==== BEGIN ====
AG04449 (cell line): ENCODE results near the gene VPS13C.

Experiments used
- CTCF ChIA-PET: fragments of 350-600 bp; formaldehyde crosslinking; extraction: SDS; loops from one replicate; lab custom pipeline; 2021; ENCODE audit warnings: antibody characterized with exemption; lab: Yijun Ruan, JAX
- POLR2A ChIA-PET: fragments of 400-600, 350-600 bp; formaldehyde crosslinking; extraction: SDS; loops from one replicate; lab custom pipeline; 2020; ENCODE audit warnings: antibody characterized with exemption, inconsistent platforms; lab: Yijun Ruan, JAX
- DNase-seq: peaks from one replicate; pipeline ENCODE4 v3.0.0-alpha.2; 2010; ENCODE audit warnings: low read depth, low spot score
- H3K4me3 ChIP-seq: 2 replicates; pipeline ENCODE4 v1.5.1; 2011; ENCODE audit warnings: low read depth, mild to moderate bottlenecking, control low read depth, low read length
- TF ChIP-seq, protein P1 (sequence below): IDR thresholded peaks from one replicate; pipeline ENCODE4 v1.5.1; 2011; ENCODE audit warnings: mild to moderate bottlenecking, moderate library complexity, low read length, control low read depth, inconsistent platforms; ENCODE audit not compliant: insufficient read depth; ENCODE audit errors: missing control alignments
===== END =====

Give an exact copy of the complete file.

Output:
AG04449 (cell line): ENCODE results near the gene VPS13C.

Experiments used
- CTCF ChIA-PET: fragments of 350-600 bp; formaldehyde crosslinking; extraction: SDS; loops from one replicate; lab custom pipeline; 2021; ENCODE audit warnings: antibody characterized with exemption; lab: Yijun Ruan, JAX
- POLR2A ChIA-PET: fragments of 400-600, 350-600 bp; formaldehyde crosslinking; extraction: SDS; loops from one replicate; lab custom pipeline; 2020; ENCODE audit warnings: antibody characterized with exemption, inconsistent platforms; lab: Yijun Ruan, JAX
- DNase-seq: peaks from one replicate; pipeline ENCODE4 v3.0.0-alpha.2; 2010; ENCODE audit warnings: low read depth, low spot score
- H3K4me3 ChIP-seq: 2 replicates; pipeline ENCODE4 v1.5.1; 2011; ENCODE audit warnings: low read depth, mild to moderate bottlenecking, control low read depth, low read length
- TF ChIP-seq, protein P1 (sequence below): IDR thresholded peaks from one replicate; pipeline ENCODE4 v1.5.1; 2011; ENCODE audit warnings: mild to moderate bottlenecking, moderate library complexity, low read length, control low read depth, inconsistent platforms; ENCODE audit not compliant: insufficient read depth; ENCODE audit errors: missing control alignments